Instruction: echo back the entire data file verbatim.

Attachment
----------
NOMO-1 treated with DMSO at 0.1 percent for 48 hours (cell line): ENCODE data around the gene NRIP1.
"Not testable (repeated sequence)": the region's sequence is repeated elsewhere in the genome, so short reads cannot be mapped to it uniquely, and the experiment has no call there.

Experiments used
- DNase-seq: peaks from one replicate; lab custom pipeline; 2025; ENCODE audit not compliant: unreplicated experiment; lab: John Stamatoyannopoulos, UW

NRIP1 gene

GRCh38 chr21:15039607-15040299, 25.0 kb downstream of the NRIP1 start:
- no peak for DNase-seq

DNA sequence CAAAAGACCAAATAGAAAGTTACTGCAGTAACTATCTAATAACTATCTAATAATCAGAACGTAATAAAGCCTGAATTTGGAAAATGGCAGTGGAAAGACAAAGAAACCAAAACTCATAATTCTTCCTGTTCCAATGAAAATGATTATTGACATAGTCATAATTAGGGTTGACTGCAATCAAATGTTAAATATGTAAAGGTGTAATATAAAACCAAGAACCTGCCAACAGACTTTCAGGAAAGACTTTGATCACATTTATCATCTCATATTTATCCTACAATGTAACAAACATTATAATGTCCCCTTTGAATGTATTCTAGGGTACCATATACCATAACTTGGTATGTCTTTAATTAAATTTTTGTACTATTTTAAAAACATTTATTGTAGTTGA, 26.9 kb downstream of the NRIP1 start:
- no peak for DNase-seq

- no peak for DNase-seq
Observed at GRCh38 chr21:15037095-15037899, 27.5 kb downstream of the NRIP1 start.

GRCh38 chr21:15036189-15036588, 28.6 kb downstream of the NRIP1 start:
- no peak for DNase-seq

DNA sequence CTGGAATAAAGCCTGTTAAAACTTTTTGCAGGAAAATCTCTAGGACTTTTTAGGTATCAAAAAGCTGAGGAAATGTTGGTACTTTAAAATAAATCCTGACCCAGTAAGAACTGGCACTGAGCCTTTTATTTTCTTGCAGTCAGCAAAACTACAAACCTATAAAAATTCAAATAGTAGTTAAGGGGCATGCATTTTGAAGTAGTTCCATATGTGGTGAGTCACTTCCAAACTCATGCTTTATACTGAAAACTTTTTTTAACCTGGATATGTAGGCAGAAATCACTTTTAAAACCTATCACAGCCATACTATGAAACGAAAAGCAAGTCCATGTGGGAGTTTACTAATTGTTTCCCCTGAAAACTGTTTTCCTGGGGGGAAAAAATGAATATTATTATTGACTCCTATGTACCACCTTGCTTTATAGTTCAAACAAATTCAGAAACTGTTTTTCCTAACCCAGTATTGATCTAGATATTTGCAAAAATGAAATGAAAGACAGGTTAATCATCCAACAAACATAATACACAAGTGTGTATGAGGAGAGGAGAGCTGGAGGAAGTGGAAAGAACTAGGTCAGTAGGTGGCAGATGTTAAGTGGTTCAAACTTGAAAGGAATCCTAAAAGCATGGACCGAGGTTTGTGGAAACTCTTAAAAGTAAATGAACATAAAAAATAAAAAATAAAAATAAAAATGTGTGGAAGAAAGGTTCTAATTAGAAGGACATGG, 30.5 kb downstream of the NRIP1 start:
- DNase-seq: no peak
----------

NOMO-1 treated with DMSO at 0.1 percent for 48 hours (cell line): ENCODE data around the gene NRIP1.
"Not testable (repeated sequence)": the region's sequence is repeated elsewhere in the genome, so short reads cannot be mapped to it uniquely, and the experiment has no call there.

Experiments used
- DNase-seq: peaks from one replicate; lab custom pipeline; 2025; ENCODE audit not compliant: unreplicated experiment; lab: John Stamatoyannopoulos, UW

NRIP1 gene

GRCh38 chr21:15039607-15040299, 25.0 kb downstream of the NRIP1 start:
- no peak for DNase-seq

DNA sequence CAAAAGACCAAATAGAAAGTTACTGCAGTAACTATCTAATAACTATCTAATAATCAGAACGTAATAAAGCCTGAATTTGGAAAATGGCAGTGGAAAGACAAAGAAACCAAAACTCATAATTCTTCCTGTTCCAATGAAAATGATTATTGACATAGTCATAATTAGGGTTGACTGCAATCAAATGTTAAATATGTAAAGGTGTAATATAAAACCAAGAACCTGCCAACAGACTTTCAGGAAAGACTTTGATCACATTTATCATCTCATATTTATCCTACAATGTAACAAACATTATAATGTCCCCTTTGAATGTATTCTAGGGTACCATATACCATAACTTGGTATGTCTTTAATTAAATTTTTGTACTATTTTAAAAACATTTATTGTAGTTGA, 26.9 kb downstream of the NRIP1 start:
- no peak for DNase-seq

- no peak for DNase-seq
Observed at GRCh38 chr21:15037095-15037899, 27.5 kb downstream of the NRIP1 start.

GRCh38 chr21:15036189-15036588, 28.6 kb downstream of the NRIP1 start:
- no peak for DNase-seq

DNA sequence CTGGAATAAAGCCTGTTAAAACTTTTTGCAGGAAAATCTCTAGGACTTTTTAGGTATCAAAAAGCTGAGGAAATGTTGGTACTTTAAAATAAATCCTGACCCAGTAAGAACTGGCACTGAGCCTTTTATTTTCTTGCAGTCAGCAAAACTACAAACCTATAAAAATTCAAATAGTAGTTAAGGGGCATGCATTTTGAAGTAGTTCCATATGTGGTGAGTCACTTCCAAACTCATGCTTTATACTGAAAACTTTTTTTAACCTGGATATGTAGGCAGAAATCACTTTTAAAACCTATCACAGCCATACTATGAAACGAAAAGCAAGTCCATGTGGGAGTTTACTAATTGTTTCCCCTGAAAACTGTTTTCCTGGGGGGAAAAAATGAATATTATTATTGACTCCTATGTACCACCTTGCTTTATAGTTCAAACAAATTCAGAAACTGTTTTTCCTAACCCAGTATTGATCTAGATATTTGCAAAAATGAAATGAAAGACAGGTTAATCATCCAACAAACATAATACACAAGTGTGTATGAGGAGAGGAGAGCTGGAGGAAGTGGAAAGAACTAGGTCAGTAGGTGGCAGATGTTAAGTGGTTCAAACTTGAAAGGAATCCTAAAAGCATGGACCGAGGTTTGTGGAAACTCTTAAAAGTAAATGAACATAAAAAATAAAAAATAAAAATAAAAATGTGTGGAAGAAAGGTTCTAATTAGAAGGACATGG, 30.5 kb downstream of the NRIP1 start:
- DNase-seq: no peak